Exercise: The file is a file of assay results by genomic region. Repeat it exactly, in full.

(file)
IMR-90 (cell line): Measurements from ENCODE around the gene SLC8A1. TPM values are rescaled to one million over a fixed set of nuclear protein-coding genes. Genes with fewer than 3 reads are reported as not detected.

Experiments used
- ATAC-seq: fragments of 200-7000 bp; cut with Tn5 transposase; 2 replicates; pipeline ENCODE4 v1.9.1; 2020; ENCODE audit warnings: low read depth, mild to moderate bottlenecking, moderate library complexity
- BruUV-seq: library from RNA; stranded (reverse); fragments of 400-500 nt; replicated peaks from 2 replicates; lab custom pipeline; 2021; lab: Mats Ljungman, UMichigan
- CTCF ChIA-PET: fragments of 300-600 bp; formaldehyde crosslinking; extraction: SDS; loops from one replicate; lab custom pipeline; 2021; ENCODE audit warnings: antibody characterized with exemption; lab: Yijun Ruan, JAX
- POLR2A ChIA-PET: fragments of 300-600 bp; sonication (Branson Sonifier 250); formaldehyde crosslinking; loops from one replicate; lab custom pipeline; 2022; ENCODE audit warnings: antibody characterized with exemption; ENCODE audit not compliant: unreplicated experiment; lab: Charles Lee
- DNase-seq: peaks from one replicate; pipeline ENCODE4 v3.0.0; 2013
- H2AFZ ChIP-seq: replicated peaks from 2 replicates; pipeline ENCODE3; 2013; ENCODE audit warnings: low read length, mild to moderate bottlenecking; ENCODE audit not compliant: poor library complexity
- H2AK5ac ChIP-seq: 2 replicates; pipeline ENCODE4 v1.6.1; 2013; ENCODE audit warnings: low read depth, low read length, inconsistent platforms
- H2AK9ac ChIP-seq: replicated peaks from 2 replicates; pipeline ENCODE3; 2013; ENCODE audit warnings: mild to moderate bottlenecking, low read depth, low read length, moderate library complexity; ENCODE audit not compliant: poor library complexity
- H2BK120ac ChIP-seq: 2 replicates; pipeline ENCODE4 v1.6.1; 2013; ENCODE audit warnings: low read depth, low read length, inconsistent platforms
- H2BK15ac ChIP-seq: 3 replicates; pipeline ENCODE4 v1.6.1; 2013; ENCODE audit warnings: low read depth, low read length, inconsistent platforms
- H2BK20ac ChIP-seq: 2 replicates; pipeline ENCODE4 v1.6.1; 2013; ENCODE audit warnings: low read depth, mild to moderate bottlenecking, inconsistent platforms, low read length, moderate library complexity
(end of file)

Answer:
IMR-90 (cell line): Measurements from ENCODE around the gene SLC8A1. TPM values are rescaled to one million over a fixed set of nuclear protein-coding genes. Genes with fewer than 3 reads are reported as not detected.

Experiments used
- ATAC-seq: fragments of 200-7000 bp; cut with Tn5 transposase; 2 replicates; pipeline ENCODE4 v1.9.1; 2020; ENCODE audit warnings: low read depth, mild to moderate bottlenecking, moderate library complexity
- BruUV-seq: library from RNA; stranded (reverse); fragments of 400-500 nt; replicated peaks from 2 replicates; lab custom pipeline; 2021; lab: Mats Ljungman, UMichigan
- CTCF ChIA-PET: fragments of 300-600 bp; formaldehyde crosslinking; extraction: SDS; loops from one replicate; lab custom pipeline; 2021; ENCODE audit warnings: antibody characterized with exemption; lab: Yijun Ruan, JAX
- POLR2A ChIA-PET: fragments of 300-600 bp; sonication (Branson Sonifier 250); formaldehyde crosslinking; loops from one replicate; lab custom pipeline; 2022; ENCODE audit warnings: antibody characterized with exemption; ENCODE audit not compliant: unreplicated experiment; lab: Charles Lee
- DNase-seq: peaks from one replicate; pipeline ENCODE4 v3.0.0; 2013
- H2AFZ ChIP-seq: replicated peaks from 2 replicates; pipeline ENCODE3; 2013; ENCODE audit warnings: low read length, mild to moderate bottlenecking; ENCODE audit not compliant: poor library complexity
- H2AK5ac ChIP-seq: 2 replicates; pipeline ENCODE4 v1.6.1; 2013; ENCODE audit warnings: low read depth, low read length, inconsistent platforms
- H2AK9ac ChIP-seq: replicated peaks from 2 replicates; pipeline ENCODE3; 2013; ENCODE audit warnings: mild to moderate bottlenecking, low read depth, low read length, moderate library complexity; ENCODE audit not compliant: poor library complexity
- H2BK120ac ChIP-seq: 2 replicates; pipeline ENCODE4 v1.6.1; 2013; ENCODE audit warnings: low read depth, low read length, inconsistent platforms
- H2BK15ac ChIP-seq: 3 replicates; pipeline ENCODE4 v1.6.1; 2013; ENCODE audit warnings: low read depth, low read length, inconsistent platforms
- H2BK20ac ChIP-seq: 2 replicates; pipeline ENCODE4 v1.6.1; 2013; ENCODE audit warnings: low read depth, mild to moderate bottlenecking, inconsistent platforms, low read length, moderate library complexity